10 October 2011

Day 39: A Pinch of Salt

Potage Julienne D'Arblay a.k.a. potato-leek soup with veggie sticks
Making sauces and soups, as we've done so far, has provided a really good lesson in how seasoning can bring out flavors, not just add to them. As opposed to pretty much any solid piece of food, experimenting with salt in soup is pretty painless: add a pinch of salt, stir, taste. Repeat as necessary.

And it probably is necessary. The one consistent note I've been getting in class is more seasoning, more salt. I've had it in my head to salt as little as possible because of vague health reasons I have no recollection of learning. It's just one of those things – salt bad! – that I'm now having to fight because it really can bring a dish over the finish line.

The key, of course, is not to go overboard. If it tastes salty, you've gone way too far and you're pretty much screwed. You can try diluting with water, but that'll dilute everything else, too.

Too much salt doesn't always result in saltiness on the tongue. I toyed with salt levels with a soup I'd brought home from class and put in a tad much. The flavors were really strong, but the soup left a strange lingering sensation on my tongue, almost like a mild burn from blowing out my taste buds.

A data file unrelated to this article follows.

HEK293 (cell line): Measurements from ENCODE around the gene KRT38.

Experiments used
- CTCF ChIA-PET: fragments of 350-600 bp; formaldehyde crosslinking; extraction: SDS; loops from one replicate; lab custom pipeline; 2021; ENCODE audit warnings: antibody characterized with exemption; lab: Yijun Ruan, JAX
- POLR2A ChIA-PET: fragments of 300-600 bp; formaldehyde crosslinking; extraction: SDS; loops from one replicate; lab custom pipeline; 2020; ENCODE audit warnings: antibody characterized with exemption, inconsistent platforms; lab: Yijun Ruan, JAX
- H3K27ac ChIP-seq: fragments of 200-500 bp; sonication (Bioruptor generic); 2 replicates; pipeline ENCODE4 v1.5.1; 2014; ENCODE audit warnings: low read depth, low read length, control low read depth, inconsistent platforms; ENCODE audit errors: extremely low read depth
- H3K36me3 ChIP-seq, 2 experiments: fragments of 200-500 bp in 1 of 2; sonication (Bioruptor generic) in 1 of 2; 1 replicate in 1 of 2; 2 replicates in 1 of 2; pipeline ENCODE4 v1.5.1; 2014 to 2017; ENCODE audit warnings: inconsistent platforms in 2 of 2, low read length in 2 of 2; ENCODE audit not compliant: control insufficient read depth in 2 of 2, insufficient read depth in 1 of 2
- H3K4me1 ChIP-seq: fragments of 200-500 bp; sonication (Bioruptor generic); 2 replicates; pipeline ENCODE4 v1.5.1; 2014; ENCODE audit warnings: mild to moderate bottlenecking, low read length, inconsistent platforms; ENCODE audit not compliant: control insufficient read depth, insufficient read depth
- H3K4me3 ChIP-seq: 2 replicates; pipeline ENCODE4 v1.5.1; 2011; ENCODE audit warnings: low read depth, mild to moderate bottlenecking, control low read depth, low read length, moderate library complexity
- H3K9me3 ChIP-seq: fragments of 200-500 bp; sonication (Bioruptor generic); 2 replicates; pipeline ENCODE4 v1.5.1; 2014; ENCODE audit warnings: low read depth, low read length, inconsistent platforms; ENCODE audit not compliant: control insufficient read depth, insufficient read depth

When to salt is another issue I'm just now getting the hang of. Typically, at least with soups, the salt goes in last. The addition of other ingredients (especially salty ones, like cheese) and evaporation can really screw things up if salt is added too early.

Salt can also save time. A lot of soups (and dishes in general) start with sauteing vegetables, and salt can help pull the moisture out and speed things along.

By the way, as far as I know, mention of salt in the cooking world almost always refers to kosher salt. That's all we have in our kitchens at school. It's larger and easier to pinch, has no additives, and can even add a textural crunch if added last.

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